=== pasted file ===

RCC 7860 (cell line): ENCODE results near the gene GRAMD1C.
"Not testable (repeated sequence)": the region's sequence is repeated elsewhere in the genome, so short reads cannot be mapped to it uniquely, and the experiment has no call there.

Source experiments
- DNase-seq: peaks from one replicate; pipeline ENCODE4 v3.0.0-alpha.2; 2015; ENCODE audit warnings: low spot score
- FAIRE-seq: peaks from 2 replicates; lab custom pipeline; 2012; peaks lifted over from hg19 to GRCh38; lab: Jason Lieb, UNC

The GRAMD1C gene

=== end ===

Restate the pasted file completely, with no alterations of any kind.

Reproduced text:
RCC 7860 (cell line): ENCODE results near the gene GRAMD1C.
"Not testable (repeated sequence)": the region's sequence is repeated elsewhere in the genome, so short reads cannot be mapped to it uniquely, and the experiment has no call there.

Source experiments
- DNase-seq: peaks from one replicate; pipeline ENCODE4 v3.0.0-alpha.2; 2015; ENCODE audit warnings: low spot score
- FAIRE-seq: peaks from 2 replicates; lab custom pipeline; 2012; peaks lifted over from hg19 to GRCh38; lab: Jason Lieb, UNC

The GRAMD1C gene